Sunday, 8 May 2016

Rufous Turtle Dove in Kent - 7th May 2016

The trip to see the Kentish Plover in Manchester was unplanned, but our trip to Kent for the RUFOUS TURTLE DOVE had been thought about for quite sometime. Eventually it had been pinned down and was showing on a regular basis. However, once it showed it had a tendency to disappear for the whole of the day and not return until early evening. We hoped to be successful at the first time of asking. I picked CJW up at 03:30hrs; not bad going for someone who'd finished work at midnight. 

The journey down had the same difficulties as usual. We had to come off the M6 and divert through Penkridge, then with another section further down closed as well, CJW suggested we headed down the toll road instead. This saved about fifteen minutes off the journey and we arrived in Otford, Kent at 06:45hrs. We were told the Rufous Turtle Dove. had been seen already, and we'd only waited about five minutes for it to reappear in the tree. A tick for CJW and the gamble had paid off. A bitter sweet moment for me as well, after dipping the Rufous Turtle Dove on Orkney in 2002. We watched it for about half an hour and then it dropped out of sight. Birders were still arriving (why not do a bit of homework you novices), but there was no further sign of it again until 16:45hrs

First views were similar to those we had in Oxfordshire for the Oriental Turtle Dove

Rufous Turtle Dove in Kent - the closest I've had to a tick so far this year.
It's always nice to get the day off to a good start. We now had two choices. Either stay in Kent and visit a few sites or head up to Bedfordshire. It was an easy choice and we were soon heading up the M1 to Lidlington in Bedfordshire for the now very well known site for the LADY AMHERST'S PHEASANT. On my last visits to the site in 2012, it was a totally different story. The site was only known to a small few and you had to "be in position" under the cover of darkness. It was an amazing bit of fun though.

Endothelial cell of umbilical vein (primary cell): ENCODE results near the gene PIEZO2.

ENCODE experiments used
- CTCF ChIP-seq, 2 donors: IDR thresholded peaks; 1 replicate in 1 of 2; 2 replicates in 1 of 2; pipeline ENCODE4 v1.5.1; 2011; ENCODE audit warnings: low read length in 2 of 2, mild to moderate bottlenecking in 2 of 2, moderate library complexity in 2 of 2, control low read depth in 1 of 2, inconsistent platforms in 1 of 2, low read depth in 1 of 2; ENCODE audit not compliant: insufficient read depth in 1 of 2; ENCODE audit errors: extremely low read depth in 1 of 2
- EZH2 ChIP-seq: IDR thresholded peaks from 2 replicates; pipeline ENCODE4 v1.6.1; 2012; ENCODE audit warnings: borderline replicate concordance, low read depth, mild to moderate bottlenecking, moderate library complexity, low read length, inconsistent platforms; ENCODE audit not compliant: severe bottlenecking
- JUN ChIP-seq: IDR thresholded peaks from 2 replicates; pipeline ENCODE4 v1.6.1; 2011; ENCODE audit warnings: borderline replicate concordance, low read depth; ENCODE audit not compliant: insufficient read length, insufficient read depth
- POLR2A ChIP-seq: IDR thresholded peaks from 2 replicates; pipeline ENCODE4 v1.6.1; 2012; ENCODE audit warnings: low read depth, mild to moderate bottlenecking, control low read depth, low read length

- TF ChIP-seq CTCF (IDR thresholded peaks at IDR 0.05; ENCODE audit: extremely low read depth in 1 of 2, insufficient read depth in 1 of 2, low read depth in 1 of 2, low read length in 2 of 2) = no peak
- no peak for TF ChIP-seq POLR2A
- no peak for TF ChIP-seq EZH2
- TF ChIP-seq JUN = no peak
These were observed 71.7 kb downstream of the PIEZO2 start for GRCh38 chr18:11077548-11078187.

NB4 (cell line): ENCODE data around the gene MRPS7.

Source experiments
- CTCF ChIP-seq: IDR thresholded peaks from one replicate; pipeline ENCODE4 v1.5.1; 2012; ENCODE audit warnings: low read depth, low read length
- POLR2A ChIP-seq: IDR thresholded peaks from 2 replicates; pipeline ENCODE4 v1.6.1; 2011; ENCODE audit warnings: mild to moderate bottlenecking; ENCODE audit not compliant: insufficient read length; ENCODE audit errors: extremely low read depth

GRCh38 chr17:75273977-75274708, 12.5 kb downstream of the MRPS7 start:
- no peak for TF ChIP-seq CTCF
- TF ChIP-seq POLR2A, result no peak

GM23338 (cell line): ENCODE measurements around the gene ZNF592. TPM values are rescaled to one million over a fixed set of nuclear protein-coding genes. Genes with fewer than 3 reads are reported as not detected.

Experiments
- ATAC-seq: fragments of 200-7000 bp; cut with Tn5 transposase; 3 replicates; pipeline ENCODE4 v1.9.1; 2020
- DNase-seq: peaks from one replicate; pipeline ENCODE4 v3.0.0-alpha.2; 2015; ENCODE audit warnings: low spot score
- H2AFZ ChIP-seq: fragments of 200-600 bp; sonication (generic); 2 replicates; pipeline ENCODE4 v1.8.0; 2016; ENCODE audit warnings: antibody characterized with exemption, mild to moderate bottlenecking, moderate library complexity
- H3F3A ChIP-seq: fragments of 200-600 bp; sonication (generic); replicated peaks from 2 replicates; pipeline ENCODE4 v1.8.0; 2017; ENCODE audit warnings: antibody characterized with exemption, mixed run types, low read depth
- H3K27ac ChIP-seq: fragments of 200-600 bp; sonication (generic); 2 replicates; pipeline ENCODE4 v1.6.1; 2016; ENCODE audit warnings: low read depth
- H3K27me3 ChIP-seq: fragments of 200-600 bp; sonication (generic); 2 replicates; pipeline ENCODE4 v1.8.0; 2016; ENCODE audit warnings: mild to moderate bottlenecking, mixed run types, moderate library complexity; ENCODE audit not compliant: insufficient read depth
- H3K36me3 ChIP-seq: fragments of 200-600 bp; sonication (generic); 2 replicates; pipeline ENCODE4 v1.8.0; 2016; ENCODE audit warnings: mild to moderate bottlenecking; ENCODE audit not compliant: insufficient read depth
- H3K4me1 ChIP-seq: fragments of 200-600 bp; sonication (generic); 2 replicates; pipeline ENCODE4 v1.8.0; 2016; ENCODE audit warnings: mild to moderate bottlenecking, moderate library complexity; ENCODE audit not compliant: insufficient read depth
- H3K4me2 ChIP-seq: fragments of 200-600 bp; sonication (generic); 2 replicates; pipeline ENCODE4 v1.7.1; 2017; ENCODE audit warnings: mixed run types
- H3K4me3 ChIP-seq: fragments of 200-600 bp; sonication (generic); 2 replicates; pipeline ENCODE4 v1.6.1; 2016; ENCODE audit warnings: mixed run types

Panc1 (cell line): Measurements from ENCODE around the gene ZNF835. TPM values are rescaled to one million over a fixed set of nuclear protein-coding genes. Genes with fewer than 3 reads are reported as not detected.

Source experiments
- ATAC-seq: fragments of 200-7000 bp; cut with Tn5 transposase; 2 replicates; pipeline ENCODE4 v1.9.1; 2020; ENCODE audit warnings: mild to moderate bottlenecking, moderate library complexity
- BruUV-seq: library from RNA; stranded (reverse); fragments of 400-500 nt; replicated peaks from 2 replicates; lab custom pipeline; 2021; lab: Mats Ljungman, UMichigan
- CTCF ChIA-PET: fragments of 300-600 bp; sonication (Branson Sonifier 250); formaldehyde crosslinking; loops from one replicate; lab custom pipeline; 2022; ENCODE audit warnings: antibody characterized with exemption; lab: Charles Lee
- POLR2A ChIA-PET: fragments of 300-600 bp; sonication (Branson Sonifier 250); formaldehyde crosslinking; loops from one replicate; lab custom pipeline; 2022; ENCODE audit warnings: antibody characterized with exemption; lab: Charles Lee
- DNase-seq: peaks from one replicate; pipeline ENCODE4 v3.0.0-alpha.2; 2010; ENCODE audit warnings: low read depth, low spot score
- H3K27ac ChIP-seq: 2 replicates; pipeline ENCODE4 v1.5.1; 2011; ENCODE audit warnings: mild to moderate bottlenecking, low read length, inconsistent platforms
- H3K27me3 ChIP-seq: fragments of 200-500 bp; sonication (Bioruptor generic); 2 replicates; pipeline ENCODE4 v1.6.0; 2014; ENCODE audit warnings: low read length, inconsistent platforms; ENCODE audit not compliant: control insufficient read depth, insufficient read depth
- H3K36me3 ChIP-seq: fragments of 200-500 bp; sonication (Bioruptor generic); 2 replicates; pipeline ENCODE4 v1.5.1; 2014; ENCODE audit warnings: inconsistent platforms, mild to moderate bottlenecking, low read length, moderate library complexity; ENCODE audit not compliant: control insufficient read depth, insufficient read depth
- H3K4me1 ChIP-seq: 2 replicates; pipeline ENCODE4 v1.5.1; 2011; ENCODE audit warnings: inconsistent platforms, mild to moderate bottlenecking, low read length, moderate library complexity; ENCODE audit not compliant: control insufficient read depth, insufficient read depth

We were soon up to date with what had happened on site already, and basically it had just been seen once and was possibly heading up the slope to the ride. That's where we positioned ourselves and waited. Then it started calling frequently and we were able to pin point the rough area where it was. With a bit of scanning and field craft, one sharped eyed experience birder managed to see the Lady A's and the majority of the crowd were able to get on to it; including CJW for his second tick. It was so good to see the Bedfordshire Lady Amherst's Pheasants again - so much better than the released and sustained Welsh birds at Halkyn which still had the price tag on from PheasantsRUs from where they were bought.

Next stop was a little further up the motorway. Cheshire actually where two Whiskered Terns had spent the day at Elton Hall Flash. It was quite a journey, and we were started to flag a little bit by this stage. But we arrived at 13:25hrs and we were the only birders who'd made it from Kent on site. (I'm guessing this bit but it's a safe bet). The terns did show quite nicely indeed.

Whiskered Tern Elton Hall Flash Cheshire